(Bloomberg) -- The European Union risks shaking foundations of its relations with China if it continues high-profile engagement with Taiwan and pushes for a bilateral investment agreement, a senior Chinese diplomat said Wednesday.

“The one-China principle is a red line for us,” Fu Cong, China’s ambassador to the EU, said in remarks at the European Policy Center think tank, reminding the audience of commitments the bloc made related to Taiwan in 1975. 

“If these commitments actually were violated, this will fundamentally change, will shake the foundations of our bilateral relationship,” he said. “So I want to draw the attention of our EU partners to the seriousness of this issue. We are seeing some erosion of these basic commitments.”

Fu, who arrived in Brussels at the end of last year, said that while the focus of his mission is to improve political environment between China and the EU, he wants to see some tangible results, promoting trade and economic ties. He also warned against allowing issues like disagreements on human rights to spill over into other areas of the bilateral relationship.

His remarks follow a phone call that the Czech Republic’s incoming president Petr Pavel held last month with Taiwan leader Tsai Ing-wen, saying later that China is “definitely not a friend” and is being “assertive” in seeking to shift the balance of geopolitical relations. The EU has been reassessing its relationship with China, which is increasingly viewed by the 27-member bloc as more of a rival and competitor on issues ranging from trade to human rights.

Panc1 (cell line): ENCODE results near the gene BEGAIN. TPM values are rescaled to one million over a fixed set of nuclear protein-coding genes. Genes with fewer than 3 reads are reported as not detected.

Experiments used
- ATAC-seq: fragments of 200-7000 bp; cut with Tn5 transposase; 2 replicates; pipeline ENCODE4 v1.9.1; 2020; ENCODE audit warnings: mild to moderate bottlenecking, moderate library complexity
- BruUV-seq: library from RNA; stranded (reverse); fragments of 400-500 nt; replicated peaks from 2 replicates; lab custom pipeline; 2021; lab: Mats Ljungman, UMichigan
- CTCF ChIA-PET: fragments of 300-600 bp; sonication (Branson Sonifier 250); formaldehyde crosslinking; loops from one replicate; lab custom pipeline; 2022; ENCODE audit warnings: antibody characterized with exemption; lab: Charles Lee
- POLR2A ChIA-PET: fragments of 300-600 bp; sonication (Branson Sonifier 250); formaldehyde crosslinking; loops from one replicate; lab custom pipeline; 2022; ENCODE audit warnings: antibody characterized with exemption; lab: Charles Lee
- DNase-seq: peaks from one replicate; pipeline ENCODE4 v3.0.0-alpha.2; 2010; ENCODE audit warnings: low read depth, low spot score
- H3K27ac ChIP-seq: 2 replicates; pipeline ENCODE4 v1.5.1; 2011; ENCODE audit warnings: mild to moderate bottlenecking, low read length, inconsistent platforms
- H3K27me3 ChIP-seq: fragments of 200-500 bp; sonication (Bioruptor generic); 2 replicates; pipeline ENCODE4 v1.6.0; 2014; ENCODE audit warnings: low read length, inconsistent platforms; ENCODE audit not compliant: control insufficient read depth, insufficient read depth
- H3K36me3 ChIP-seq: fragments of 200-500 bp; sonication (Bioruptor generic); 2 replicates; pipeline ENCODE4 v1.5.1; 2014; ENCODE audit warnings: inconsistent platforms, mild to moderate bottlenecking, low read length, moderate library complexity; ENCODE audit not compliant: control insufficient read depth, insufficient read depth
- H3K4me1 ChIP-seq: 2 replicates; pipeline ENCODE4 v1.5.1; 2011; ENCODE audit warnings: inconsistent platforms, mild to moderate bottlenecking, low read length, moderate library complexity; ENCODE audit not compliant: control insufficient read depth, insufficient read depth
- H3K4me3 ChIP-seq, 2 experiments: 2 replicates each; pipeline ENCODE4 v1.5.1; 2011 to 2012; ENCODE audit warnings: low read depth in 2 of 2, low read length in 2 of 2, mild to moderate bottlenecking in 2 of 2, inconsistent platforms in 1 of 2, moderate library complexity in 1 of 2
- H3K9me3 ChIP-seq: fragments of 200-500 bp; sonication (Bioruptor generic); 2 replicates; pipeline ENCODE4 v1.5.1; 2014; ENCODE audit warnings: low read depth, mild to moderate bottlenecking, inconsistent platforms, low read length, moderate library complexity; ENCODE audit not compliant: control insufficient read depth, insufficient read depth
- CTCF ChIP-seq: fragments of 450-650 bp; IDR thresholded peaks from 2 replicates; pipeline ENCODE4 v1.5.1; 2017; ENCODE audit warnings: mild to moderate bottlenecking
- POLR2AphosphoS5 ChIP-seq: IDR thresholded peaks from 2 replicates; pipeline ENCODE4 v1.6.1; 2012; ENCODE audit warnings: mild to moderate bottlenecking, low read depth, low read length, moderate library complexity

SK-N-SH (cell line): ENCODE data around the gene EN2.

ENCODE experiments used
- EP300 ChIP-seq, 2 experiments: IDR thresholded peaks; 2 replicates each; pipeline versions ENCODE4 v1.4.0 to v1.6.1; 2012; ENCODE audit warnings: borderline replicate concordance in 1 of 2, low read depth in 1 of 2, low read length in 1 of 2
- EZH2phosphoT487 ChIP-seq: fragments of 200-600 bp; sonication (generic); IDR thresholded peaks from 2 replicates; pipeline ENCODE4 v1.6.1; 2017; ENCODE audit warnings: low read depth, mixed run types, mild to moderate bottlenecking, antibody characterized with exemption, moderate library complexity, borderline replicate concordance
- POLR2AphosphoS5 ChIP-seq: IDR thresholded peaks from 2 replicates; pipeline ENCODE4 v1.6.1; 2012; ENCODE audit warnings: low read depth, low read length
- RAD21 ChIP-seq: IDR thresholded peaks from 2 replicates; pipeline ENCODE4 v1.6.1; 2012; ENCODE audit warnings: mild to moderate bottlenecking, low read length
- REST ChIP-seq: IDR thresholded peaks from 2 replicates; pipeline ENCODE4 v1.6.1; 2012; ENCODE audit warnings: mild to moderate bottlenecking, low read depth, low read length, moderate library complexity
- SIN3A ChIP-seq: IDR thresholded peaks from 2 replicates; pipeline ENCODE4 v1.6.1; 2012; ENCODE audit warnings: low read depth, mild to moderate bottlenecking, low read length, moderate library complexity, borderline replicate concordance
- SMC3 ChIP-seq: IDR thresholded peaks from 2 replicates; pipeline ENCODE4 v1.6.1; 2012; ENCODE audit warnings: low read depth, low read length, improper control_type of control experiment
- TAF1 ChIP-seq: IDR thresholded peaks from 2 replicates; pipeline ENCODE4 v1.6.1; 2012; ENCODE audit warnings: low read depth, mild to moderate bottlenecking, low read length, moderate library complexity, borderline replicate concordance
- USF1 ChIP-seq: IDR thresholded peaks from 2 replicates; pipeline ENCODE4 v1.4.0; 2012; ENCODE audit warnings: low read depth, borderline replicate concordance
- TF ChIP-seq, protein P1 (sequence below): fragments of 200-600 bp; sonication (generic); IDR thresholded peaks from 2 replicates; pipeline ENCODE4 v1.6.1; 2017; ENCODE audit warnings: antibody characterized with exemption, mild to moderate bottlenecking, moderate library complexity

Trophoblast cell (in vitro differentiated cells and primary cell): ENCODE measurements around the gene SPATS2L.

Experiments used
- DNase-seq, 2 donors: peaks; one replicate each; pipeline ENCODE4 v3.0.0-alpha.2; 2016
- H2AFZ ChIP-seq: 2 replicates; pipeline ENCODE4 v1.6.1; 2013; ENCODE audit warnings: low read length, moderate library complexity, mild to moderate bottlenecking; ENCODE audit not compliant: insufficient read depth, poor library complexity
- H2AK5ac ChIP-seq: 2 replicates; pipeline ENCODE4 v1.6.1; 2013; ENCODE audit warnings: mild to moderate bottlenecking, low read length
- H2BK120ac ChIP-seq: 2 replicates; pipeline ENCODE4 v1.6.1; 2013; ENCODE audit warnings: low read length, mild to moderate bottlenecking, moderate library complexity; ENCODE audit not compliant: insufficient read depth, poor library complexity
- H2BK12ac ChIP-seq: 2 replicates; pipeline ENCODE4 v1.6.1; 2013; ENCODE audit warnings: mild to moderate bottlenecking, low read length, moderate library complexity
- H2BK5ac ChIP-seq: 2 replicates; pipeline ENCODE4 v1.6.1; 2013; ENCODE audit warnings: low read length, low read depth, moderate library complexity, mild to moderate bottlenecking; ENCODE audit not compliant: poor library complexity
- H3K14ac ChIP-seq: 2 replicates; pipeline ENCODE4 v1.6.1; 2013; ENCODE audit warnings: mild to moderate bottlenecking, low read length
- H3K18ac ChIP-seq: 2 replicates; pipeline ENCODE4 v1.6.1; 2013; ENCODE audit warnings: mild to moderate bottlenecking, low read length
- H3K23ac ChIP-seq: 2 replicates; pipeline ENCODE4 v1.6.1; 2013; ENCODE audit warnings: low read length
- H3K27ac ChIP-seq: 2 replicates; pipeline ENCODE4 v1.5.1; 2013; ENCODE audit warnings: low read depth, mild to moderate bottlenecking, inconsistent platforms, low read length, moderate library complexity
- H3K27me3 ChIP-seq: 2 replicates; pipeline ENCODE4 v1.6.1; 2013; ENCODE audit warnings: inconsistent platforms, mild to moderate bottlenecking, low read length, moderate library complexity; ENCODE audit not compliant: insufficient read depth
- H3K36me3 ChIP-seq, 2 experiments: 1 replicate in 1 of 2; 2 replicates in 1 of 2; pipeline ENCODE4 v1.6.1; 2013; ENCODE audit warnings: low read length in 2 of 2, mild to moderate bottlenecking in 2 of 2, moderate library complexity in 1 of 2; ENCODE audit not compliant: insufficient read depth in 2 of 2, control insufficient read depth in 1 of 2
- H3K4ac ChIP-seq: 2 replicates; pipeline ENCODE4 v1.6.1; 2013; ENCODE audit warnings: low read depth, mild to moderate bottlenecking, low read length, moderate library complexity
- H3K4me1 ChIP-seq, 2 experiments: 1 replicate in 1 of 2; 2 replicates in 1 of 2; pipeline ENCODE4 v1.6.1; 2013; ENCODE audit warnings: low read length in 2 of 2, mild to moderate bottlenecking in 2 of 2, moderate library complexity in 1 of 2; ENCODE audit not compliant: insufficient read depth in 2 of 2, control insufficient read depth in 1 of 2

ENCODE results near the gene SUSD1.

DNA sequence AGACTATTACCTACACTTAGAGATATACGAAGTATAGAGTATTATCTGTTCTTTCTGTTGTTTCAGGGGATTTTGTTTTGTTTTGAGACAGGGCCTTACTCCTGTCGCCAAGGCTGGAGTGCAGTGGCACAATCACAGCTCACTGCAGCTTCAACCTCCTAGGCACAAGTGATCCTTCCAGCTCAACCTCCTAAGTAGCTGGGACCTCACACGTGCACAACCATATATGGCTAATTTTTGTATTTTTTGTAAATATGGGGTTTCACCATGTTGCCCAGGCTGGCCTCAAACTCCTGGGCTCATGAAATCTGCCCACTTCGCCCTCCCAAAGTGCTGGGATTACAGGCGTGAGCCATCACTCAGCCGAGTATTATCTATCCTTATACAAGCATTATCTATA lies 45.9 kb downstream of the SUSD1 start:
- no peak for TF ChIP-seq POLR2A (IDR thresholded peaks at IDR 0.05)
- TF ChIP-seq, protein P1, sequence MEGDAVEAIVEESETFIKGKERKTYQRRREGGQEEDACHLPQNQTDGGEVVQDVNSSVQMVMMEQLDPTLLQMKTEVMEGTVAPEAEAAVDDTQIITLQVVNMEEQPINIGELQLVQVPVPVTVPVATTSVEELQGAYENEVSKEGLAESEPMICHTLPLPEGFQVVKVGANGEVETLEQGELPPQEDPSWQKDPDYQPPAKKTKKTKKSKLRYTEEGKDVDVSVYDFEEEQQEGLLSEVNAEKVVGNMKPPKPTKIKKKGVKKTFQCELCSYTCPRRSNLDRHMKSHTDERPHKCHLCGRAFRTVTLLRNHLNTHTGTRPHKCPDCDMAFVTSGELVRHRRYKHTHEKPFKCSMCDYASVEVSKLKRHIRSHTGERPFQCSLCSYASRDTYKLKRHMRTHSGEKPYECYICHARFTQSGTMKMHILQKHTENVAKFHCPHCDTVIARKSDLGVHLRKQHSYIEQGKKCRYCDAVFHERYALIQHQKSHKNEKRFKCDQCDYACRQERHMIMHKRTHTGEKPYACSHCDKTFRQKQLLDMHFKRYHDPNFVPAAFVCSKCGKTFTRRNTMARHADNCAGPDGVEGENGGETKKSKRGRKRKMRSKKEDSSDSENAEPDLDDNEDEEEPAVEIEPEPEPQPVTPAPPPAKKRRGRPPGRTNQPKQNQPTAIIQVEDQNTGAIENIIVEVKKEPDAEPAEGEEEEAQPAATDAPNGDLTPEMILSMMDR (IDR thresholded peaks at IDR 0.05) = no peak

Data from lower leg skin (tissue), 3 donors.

Fu brushed off accusations that China is being assertive, but he added that Beijing is now speaking in “clearer terms” on what has been its position in the past decades, and that each time it takes a strong position it is in “response to a provocation from the other side.” He said China is not trying to block Taiwan, which is looking to expand cooperation on key technologies like semiconductors, but will not accept its investment treaty with the EU or anything else that implies Taiwan has national sovereignty.

As for China’s comprehensive agreement with the EU on investment, Fu said China encourages foreign investment to return and called for mutual sanctions to be lifted simultaneously.

Relations between the EU and its largest trading partner reached a high point at the end of 2020 when the two sides signed a long-awaited investment treaty, but quickly deteriorated after the EU sanctioned Chinese officials over accusations of human rights abuse in Xinjiang. China responded by placing sanctions on European lawmakers, academics and others, leading the bloc to freeze the investment deal. 

“If for whatever reason lifting sanctions simultaneously may not apply now, we are also open to other initiatives,” Fu said. “Give us some proposals and we are ready to study them.”

He said that China’s relations with the EU and Russia are both multifaceted, and while it supports Ukraine’s territorial integrity, its contacts with Moscow do not need to be dominated by one issue. He said he will not be surprised if China’s President Xi Jinping visits Moscow, though no such plan has yet been officially announced.

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